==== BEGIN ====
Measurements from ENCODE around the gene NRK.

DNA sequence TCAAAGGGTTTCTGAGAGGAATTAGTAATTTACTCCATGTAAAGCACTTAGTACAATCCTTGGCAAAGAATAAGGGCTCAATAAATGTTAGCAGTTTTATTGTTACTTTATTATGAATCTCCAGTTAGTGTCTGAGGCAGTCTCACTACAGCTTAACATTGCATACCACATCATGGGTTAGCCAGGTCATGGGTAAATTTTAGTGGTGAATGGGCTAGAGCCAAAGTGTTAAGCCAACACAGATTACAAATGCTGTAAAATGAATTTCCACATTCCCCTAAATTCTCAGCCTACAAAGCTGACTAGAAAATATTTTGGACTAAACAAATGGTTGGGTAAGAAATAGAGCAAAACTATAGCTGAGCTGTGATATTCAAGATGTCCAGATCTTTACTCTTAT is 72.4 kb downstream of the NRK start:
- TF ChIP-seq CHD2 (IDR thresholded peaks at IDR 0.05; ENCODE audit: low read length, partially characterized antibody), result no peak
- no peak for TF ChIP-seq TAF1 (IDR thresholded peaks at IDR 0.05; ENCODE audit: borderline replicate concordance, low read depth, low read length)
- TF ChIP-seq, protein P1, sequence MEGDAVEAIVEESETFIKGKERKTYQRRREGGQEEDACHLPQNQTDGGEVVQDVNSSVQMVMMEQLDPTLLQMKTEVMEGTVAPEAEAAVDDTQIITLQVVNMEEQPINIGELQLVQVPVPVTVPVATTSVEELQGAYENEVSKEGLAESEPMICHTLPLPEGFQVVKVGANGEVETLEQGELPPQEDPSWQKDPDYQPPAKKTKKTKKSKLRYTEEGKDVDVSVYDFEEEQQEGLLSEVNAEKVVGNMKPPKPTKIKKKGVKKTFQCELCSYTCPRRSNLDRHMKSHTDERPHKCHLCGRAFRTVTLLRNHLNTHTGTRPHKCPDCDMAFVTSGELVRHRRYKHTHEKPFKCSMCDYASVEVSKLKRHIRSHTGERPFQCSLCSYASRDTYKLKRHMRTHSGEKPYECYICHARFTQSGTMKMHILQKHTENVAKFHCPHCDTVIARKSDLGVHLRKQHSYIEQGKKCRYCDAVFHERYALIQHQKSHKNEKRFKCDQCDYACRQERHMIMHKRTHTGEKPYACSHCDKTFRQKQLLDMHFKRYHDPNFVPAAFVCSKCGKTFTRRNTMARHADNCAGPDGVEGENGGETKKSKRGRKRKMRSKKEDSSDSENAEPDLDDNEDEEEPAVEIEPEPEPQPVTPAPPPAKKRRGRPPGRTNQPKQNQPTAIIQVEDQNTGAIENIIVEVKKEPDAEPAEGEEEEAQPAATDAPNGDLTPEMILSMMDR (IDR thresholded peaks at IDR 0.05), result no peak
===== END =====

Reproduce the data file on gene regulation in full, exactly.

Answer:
Measurements from ENCODE around the gene NRK.

DNA sequence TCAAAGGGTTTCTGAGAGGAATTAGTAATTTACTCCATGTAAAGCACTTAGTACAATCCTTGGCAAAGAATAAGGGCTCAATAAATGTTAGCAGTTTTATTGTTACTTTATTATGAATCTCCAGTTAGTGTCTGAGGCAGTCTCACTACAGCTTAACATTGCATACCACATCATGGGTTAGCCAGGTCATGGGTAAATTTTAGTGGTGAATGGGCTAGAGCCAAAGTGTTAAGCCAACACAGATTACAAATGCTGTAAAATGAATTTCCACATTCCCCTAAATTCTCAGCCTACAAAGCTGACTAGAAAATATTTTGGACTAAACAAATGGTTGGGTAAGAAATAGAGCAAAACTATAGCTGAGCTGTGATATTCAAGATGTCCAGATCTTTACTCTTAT is 72.4 kb downstream of the NRK start:
- TF ChIP-seq CHD2 (IDR thresholded peaks at IDR 0.05; ENCODE audit: low read length, partially characterized antibody), result no peak
- no peak for TF ChIP-seq TAF1 (IDR thresholded peaks at IDR 0.05; ENCODE audit: borderline replicate concordance, low read depth, low read length)
- TF ChIP-seq, protein P1, sequence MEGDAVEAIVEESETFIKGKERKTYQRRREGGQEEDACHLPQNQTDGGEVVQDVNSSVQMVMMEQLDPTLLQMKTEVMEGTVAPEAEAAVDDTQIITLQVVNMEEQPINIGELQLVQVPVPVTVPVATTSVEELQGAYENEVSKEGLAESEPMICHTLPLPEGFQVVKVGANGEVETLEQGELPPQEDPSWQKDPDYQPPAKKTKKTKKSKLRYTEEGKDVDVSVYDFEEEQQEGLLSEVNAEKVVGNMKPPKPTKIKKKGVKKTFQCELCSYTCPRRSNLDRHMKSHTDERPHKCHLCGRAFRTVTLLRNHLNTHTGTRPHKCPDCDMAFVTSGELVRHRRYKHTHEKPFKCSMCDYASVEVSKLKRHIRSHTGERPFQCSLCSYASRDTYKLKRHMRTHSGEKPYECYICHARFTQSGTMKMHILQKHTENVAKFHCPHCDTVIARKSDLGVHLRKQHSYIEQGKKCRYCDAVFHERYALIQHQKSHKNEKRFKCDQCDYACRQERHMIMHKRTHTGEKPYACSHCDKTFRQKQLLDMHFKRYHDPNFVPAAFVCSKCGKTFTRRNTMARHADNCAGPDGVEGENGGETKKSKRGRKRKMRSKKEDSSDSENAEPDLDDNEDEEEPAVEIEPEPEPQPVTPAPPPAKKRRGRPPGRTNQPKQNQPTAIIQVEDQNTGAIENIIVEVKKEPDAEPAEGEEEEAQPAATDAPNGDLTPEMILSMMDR (IDR thresholded peaks at IDR 0.05), result no peak